RRivers logoI have come to accept and understand that the Gods, all the Gods, are unique, distinct and separate from each other. Yet they are also connected. Much like people are unique and different, yet still a part of various cultural identities, and further still connected to all of humanity, the Gods are also unique and separate from each other, yet still a part of their cultural identity (their Pantheon), and still connected to each other by their very Divinity. We are human, different and yet the same in our humanity. They are Gods, different and yet the same in nature of Divinity. Through all this, Gods and people and all life forms alike, runs a thread of Universal Divine Force – we all exist as a part of the web, connected and entangled, but this Universal Energy is what the web itself is made of. With this understanding that the abstract would never be completely abstract again, I started to reach out, to connect and to acknowledge the Gods in many ways. I continue to work with archetypes, as they are powerful in their own right, and I continue to work with the thread of Divinity and the spectrum of energy I perceive as Masculine and Feminine Divine accessible both within and without, but I also work with specific deities. I have a personal and close relationship with a Goddess and a God, a complex and deep relationship with a Goddess of death and the underworld, a working relationship with several deities, and a nodding acquaintance with others. I have found their realness comforting more than confusing, like the awareness of extended family across the globe. When I wrote my latest book I wanted to include invocations and evocations for a variety of deities, which meant reaching out to Gods I had no prior connection to. I read, I meditated, I made altars and offerings and I listened. Some of them answered, and some of them offered to work with me. I learned some valuable lessons writing The Woven Word, not least that just because a God exists does not automatically mean that they want to work with me. Relationships with deities are unique to each practitioner – just because a God has called you, does not mean that they will call to me; just because a Goddess asks one thing of me, does not mean the same Goddess will ask the same thing of you. I can safely say that my experience with various Gods and Goddesses of different pantheons has cemented my understanding of Polytheism – Many Gods. There are indeed very many Gods, all alike in dignity, all unique, complex and fascinating. All very real.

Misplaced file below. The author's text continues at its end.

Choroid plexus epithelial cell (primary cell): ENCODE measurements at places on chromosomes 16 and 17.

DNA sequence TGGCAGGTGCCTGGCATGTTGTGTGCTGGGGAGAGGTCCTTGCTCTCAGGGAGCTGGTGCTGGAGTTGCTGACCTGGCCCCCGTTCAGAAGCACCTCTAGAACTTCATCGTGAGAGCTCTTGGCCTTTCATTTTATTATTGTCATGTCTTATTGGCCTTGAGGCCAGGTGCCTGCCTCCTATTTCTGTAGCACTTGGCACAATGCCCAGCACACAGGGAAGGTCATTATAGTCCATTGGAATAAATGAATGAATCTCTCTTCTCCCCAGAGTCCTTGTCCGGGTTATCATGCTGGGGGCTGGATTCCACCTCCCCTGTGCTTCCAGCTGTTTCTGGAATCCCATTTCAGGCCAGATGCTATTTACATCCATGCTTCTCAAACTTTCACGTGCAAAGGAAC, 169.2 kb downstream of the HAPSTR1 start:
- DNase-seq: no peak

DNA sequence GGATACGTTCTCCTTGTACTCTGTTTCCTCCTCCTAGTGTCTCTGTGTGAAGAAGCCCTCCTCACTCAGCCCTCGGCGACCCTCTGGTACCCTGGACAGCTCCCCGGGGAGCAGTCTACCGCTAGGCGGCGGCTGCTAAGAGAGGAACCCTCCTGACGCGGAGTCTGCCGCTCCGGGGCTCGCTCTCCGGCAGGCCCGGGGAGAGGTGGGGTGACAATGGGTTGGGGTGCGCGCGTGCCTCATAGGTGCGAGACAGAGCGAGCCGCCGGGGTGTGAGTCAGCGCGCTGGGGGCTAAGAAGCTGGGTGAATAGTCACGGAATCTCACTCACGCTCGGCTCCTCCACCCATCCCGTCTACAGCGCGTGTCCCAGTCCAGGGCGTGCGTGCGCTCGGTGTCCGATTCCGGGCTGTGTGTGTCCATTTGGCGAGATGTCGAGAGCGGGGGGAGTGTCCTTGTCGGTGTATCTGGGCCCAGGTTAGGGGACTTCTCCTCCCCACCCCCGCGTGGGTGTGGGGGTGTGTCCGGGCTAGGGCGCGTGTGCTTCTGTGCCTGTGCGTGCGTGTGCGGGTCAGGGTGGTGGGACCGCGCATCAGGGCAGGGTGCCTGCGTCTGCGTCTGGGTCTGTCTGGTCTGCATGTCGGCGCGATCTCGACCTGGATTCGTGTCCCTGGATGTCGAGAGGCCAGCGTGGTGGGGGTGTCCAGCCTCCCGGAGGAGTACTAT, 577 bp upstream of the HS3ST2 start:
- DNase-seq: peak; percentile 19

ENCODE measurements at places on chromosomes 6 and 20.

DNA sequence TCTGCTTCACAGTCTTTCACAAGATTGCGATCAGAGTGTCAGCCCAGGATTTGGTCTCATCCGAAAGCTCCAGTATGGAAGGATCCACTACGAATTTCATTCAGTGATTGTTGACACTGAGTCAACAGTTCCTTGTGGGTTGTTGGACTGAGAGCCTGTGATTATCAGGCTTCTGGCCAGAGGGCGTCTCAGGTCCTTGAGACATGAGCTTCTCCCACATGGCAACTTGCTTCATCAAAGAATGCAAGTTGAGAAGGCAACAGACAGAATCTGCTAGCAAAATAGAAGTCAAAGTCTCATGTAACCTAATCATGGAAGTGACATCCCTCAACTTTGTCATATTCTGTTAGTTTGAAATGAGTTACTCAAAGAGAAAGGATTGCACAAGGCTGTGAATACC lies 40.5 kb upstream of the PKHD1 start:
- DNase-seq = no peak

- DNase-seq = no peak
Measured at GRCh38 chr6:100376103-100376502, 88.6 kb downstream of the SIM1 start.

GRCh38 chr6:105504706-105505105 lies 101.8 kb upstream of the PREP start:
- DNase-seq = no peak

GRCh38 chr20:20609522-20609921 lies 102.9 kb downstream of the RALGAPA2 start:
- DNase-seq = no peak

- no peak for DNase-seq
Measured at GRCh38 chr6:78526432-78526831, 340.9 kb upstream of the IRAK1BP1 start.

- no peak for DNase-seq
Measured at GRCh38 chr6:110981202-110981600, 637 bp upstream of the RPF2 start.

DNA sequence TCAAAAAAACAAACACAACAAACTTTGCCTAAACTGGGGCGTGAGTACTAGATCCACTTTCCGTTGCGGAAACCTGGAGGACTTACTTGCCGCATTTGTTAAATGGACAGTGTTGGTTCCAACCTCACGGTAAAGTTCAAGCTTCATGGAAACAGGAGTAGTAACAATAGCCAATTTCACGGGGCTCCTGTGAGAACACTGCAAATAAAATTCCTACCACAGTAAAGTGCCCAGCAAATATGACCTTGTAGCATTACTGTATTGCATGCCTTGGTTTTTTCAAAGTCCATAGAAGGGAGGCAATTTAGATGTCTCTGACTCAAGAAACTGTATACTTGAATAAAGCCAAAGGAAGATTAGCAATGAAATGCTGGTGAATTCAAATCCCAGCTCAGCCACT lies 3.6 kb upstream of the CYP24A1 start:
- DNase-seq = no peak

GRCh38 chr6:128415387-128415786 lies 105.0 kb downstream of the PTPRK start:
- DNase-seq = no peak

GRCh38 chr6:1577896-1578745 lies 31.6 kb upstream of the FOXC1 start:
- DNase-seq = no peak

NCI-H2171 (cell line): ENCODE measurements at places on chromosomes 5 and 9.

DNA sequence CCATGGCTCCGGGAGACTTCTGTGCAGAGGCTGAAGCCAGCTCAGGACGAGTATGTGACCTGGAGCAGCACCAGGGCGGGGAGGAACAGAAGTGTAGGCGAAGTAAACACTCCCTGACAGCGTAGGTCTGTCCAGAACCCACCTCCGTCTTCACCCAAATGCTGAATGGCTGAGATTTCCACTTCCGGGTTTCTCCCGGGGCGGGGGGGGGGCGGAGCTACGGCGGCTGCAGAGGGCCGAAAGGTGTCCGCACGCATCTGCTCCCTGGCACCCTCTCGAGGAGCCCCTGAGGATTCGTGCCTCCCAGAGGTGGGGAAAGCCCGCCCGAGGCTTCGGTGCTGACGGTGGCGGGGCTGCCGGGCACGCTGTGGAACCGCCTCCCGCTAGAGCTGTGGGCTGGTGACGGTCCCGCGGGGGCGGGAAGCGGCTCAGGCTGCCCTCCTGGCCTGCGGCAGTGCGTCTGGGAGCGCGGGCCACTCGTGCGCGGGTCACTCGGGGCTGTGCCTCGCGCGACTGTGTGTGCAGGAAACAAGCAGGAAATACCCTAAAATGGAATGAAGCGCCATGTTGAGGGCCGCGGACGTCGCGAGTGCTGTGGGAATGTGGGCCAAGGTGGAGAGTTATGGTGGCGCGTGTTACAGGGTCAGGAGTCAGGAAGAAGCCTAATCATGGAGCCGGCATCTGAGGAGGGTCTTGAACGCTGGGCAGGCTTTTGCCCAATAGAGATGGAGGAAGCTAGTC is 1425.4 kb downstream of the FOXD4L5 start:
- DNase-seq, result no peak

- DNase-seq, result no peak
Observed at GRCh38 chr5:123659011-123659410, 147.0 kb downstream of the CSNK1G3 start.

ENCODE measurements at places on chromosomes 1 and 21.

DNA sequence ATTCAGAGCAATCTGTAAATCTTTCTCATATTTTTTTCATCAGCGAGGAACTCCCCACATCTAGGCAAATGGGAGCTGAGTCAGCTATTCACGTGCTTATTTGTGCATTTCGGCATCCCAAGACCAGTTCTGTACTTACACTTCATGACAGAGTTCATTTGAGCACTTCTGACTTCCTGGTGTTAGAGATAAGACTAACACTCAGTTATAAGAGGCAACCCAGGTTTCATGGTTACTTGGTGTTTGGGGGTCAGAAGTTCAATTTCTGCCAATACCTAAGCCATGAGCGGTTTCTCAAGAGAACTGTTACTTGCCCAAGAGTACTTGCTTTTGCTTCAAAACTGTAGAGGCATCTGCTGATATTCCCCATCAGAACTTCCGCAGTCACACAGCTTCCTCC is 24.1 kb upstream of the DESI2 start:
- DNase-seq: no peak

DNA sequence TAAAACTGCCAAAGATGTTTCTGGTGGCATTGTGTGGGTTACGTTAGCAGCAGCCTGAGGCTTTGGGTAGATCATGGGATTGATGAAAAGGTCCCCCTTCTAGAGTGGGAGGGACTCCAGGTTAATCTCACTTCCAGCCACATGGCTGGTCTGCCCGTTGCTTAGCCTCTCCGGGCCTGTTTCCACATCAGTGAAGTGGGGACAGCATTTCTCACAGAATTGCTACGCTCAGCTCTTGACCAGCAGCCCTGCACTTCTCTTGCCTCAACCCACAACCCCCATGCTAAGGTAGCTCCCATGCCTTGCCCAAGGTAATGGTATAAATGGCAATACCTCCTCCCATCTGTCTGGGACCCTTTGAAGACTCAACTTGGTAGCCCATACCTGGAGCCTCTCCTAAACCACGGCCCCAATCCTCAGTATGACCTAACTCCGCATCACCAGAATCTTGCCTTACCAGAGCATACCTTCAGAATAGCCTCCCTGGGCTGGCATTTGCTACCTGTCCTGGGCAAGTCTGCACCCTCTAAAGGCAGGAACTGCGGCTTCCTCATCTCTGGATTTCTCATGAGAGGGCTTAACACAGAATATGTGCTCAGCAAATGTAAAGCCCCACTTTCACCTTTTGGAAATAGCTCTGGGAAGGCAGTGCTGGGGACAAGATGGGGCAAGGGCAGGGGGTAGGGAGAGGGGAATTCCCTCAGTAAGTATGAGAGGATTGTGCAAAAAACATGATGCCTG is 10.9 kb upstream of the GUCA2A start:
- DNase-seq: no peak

Uncertain

I was shocked and disbelieving

When you spoke to me

It was not like you whispered

Not like you crept into my bedroom at dawn and slowly roused me from sleep

You laughed and danced and shouted and skipped

Into my vision

You found me amusing

I challenged your very existence

Your right to reality

Well, can you blame me?

I was happy tucked up in abstract philosophy

Am happy with the concept of never, forever and always still

But you told me to doubt my own reality

You used my abstract against me

And should I find myself in existence

I should accept the possibilities

Being offered to me

I guess we should always accept the possibility of being wrong

Or right

Or unsure anymore

If you keep talking

I will keep listening

(‘Uncertain’ is taken from Poison Pen Letters to Myself by Romany Rivers (c)2013)

PBP2014

This post is a part of the Pagan Blog Project 2014

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Comments
  1. Inga Leonora says:

    So enjoyed this post on many levels. Thank you for sharing it, and your experience.

    “I have come to accept and understand that the Gods, all the Gods, are unique, distinct and separate from each other. Yet they are also connected. Much like people are unique and different, yet still a part of various cultural identities, and further still connected to all of humanity, the Gods are also unique and separate from each other, yet still a part of their cultural identity (their Pantheon), and still connected to each other by their very Divinity. We are human, different and yet the same in our humanity. They are Gods, different and yet the same in nature of Divinity. Through all this, Gods and people and all life forms alike, runs a thread of Universal Divine Force .” This. Yes. All of this. And so many more things in this post.

    I so often have the “hard polytheist cringe” whenever someone declares a god to be the “same as *insert cultural equivalent*” as if they are just language versions of one thing. More like distant cousins, living in different countries, but maybe working in the same industry. Or, as it happens, more often described in terms almost verbatim as you have described your understanding of Deity.

    I particularly enjoyed Her return serve. 🙂 Ah, Great Ones! I’m sure they spend a great deal of time giggling at us, the way we do at small children as the come to terms with new ideas, watching the light switch on… 🙂

    Liked by 1 person

    • I am pretty sure I have caused that cringe in the past! We all come to understanding in our own time, and for me it had to be felt, experienced, not just intellectually understood. To be fair, when we are raised with the scholarly comparisons of deities – especially the Greek and Roman Pantheons – it is difficult to see how Gods so closely described in the same terms with the same spheres of influence are in fact very different. However, they are. I wonder if the Gods have ever looked at each other and cried “Dude, look! It is my brother from another mother!”.

      Liked by 1 person

      • Inga Leonora says:

        I think if you are not cringing, whatever the topic, you’re making another pagan cringe. Even if it is internal. (And mostly with a lot of acceptance, I think.) Gods know I have caused it too! Lol!

        I have never seen a vision or heard the utterance ” Dude, look! It is my brother from another mother!” But now I think on it, I would give an arm for that privileged! I have shared many a polytheistic daydream when sharing pantheons regarding the meeting of various deities, in some sort of weird ‘The Simpsons’ or ‘South Park’ manner with added UPG of awesome goodness. Our silly human humour, it’s like the two favourite dead guys and a bar scenario. Another one of those things that belongs to the Gods and the Great Mystery, that we might never get our heads around, and no doubt cause for them to giggle at us… 😀

        Liked by 1 person

  2. Artemisia says:

    I really enjoyed this, thanks for posting it! I 100% agree and relate to what you wrote, and the poem made me smile 🙂

    Liked by 1 person